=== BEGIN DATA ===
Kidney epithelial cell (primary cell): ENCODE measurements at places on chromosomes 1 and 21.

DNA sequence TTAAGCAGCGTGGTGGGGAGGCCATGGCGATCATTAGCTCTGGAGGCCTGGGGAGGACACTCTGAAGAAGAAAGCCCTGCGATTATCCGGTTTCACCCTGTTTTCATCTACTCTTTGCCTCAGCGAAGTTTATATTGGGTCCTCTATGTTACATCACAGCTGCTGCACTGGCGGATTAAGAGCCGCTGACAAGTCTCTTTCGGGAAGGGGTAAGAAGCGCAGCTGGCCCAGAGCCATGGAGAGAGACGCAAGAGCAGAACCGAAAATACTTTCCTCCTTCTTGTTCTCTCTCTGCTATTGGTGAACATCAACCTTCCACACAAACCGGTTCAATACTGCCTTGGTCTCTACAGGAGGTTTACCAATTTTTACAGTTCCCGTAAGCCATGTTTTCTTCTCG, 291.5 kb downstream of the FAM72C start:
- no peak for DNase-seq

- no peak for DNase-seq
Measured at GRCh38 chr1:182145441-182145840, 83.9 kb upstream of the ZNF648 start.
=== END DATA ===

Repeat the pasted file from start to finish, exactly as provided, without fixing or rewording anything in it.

Kidney epithelial cell (primary cell): ENCODE measurements at places on chromosomes 1 and 21.

DNA sequence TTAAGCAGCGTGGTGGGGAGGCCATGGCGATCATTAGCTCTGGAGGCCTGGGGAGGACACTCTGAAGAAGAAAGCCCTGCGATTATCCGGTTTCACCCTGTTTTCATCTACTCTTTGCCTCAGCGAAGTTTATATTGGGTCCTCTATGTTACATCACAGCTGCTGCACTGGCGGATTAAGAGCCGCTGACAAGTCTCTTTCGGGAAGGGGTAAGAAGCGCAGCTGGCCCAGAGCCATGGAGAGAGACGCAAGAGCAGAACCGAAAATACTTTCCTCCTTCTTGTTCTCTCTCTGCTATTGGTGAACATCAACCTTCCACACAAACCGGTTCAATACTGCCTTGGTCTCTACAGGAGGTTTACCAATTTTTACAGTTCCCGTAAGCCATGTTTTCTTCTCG, 291.5 kb downstream of the FAM72C start:
- no peak for DNase-seq

- no peak for DNase-seq
Measured at GRCh38 chr1:182145441-182145840, 83.9 kb upstream of the ZNF648 start.